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How Not To Screw Up Customer Interviews

August 19, 2014

3 minute read

Leading customer interviews is a fine art. You might spend hours brainstorming what you want to know and the questions you plan to ask, but it’s important to watch out for traps that can undo all that good work. If your interview isn’t reliable not only do you waste an opportunity, but you might skew the data.

Here are some tips on conducting a successful customer interview.

Don’t go overboard on your interview squad

Whenever you’re going into a customer interview, you need to be sure you’re well equipped to make the most of it. But you don’t want to intimidate your customers. Two of you is plenty: one to talk, one to take notes. And for one-on-one interviews, consider recording it instead (if you ask nicely, of course).When you’ve worked so hard on a prototype of a new product idea it’s very exciting. And so it’s very tempting to show it off straight away to your customers in interview. Iif you want to get to the heart of their real problems, attitudes and opinions, save it for the end. Start instead with an open conversation.

Be careful with prompts

It can be difficult to get some people to open up, so try asking simple yes/no questions if open-ended questions don’t get you much of a response. Then follow up by asking “Why?” Prompts such as “tell me about” might also help you to trigger something.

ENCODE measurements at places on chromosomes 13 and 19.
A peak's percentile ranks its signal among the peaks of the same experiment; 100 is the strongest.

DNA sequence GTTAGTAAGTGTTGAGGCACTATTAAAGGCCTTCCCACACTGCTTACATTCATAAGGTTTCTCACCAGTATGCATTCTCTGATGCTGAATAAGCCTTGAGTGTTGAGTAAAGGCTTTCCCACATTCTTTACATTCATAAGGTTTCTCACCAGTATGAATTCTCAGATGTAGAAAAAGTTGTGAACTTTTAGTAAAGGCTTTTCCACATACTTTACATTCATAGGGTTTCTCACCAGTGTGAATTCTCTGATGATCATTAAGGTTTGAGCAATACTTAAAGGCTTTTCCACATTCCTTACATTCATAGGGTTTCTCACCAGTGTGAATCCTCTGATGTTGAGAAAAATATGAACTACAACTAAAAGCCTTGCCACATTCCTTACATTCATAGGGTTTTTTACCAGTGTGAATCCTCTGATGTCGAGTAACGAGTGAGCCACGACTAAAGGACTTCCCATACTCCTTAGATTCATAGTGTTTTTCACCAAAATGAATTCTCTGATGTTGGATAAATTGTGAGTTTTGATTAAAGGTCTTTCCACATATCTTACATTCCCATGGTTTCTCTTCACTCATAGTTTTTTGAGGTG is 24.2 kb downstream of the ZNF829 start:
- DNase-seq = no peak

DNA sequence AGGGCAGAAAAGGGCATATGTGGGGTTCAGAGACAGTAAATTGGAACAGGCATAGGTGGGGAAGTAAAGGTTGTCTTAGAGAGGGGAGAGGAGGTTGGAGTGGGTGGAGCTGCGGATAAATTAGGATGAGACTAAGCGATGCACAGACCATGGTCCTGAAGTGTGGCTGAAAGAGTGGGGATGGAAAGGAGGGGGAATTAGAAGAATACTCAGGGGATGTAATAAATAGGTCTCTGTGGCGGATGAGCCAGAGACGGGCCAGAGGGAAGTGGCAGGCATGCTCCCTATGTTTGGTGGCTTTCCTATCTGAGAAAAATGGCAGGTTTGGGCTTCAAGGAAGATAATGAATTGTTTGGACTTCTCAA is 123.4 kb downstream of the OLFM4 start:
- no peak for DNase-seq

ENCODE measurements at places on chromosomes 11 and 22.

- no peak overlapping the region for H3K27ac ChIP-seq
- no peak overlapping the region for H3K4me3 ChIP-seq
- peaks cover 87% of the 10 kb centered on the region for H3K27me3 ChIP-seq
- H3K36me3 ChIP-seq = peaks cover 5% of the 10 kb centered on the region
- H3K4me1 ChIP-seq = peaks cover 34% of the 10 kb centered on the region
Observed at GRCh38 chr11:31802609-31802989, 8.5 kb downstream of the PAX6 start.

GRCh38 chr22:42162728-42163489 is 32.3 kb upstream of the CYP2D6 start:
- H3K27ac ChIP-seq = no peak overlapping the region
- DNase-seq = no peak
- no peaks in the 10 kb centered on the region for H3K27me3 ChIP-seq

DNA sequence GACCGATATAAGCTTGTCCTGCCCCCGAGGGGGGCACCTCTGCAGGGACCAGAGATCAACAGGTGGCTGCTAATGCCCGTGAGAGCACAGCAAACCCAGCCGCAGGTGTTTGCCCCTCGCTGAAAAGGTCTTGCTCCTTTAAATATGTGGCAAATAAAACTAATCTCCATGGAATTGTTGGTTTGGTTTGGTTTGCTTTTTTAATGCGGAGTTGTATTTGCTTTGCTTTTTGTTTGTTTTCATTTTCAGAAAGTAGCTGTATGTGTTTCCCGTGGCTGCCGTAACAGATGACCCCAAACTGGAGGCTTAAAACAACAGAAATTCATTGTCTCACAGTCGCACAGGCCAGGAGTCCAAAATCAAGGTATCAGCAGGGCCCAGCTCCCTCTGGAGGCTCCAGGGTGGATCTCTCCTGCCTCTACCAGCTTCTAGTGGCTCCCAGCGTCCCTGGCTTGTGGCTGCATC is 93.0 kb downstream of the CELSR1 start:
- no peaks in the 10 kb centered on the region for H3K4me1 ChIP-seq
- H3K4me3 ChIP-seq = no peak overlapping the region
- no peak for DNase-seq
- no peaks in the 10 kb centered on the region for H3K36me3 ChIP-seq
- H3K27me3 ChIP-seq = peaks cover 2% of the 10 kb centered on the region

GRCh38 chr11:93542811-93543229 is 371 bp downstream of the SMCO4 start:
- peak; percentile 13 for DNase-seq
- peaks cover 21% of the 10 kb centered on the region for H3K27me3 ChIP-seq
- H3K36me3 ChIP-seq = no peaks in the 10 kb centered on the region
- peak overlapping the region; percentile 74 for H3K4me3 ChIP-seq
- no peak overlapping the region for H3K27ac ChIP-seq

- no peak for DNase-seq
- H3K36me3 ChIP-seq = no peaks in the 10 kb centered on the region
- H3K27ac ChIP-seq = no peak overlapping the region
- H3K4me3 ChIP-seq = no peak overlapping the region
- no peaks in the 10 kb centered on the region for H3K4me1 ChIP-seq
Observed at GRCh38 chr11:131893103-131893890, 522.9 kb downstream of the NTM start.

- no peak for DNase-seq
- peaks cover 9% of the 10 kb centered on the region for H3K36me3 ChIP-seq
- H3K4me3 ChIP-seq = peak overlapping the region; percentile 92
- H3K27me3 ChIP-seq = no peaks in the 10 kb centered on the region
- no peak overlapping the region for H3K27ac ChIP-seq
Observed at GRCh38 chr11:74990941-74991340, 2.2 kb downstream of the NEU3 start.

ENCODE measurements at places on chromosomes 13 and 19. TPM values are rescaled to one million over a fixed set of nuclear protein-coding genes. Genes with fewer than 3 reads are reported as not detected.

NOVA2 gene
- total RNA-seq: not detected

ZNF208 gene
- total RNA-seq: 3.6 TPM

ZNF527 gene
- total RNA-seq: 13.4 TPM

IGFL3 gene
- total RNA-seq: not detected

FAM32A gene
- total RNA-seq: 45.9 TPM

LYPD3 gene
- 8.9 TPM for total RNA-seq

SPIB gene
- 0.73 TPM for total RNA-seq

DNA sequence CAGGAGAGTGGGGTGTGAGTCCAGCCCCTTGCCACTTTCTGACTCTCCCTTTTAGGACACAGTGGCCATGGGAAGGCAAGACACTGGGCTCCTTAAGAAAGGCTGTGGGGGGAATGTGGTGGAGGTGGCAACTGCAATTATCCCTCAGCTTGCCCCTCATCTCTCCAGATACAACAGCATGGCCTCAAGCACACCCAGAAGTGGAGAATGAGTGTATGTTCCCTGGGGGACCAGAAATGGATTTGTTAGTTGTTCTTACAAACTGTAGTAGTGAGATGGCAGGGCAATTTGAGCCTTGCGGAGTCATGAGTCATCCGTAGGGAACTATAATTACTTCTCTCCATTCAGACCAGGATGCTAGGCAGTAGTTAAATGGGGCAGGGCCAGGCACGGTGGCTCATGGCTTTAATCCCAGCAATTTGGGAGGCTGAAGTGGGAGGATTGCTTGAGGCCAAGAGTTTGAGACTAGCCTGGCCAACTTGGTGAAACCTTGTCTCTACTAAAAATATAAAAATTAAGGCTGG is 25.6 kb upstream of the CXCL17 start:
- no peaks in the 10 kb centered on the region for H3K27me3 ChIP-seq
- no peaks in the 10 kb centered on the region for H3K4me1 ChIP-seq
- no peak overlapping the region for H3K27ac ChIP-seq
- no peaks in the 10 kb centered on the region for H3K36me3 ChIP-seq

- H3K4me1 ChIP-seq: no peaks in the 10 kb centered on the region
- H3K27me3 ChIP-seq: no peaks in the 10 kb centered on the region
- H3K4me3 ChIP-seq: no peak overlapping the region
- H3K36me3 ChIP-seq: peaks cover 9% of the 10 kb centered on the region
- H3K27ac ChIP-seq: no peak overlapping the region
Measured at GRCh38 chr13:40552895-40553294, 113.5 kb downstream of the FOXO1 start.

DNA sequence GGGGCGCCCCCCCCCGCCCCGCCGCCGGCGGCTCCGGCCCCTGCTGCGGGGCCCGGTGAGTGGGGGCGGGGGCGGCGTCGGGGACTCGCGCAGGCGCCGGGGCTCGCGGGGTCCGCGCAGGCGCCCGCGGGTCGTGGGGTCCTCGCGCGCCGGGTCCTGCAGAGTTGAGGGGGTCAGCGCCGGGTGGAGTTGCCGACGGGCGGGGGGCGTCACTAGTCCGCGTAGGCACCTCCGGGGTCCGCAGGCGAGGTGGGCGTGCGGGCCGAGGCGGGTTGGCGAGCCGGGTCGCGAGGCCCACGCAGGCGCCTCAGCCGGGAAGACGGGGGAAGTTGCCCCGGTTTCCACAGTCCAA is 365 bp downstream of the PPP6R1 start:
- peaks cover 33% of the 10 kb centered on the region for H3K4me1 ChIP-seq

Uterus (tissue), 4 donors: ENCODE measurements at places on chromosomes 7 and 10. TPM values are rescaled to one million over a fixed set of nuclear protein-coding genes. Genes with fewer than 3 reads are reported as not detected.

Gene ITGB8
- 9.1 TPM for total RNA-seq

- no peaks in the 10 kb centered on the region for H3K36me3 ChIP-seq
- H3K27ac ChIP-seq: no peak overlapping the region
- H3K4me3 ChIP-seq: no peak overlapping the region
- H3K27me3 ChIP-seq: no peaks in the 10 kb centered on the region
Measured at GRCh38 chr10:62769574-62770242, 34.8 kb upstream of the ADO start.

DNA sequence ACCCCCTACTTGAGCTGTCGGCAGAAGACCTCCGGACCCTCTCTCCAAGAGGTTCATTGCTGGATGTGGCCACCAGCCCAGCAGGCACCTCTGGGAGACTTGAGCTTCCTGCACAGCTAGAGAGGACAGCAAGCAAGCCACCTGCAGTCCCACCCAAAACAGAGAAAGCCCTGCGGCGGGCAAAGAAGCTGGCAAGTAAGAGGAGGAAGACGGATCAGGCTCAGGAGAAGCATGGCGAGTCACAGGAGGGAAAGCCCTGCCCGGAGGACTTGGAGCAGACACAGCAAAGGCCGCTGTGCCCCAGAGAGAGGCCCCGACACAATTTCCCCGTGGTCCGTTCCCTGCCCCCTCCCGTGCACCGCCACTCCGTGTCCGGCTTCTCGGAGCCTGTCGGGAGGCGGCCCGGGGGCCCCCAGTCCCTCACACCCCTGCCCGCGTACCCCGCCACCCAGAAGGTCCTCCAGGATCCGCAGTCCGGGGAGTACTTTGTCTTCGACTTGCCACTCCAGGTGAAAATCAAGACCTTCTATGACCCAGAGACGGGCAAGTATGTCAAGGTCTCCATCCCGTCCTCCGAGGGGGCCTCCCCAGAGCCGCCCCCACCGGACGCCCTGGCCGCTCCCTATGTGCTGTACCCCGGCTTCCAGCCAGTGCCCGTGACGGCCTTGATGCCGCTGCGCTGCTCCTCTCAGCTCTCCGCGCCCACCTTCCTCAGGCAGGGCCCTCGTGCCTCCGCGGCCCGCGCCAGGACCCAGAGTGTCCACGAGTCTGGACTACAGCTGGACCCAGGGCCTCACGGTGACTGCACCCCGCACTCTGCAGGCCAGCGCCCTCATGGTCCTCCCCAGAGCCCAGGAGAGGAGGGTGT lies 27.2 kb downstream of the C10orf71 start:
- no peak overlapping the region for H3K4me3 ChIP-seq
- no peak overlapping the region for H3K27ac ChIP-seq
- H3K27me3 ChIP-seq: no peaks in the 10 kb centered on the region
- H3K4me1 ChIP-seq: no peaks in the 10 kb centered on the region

Embrace silence

Perhaps an interviewer’s biggest fear is complete silence. It’s an even higher risk the more customers you have in the room at once. But as long as you’re not the one phased by silence, all will be fine. It might not sound friendly, but let your customers feel the pain of silence until they crack. In fact you can wait an entire minute before you follow up with another prompt

Don’t make customer interviews personal

Your products are your babies, but you want to avoid conveying this to your customers. If they feel like your pride is at stake based on their feedback, they likely won’t be honest. Caveat your hypotheses with the opinions of ‘others’, “people have suggested to me that…. Do you agree.” And be very careful to be light and breezy when asking for feedback. Remember that criticism is your best opportunity to learn, and you want to hear it.

For even more tips on what to do – and what not to do – during a customer interview, watch this great video from the LIFFFT Inc guys.

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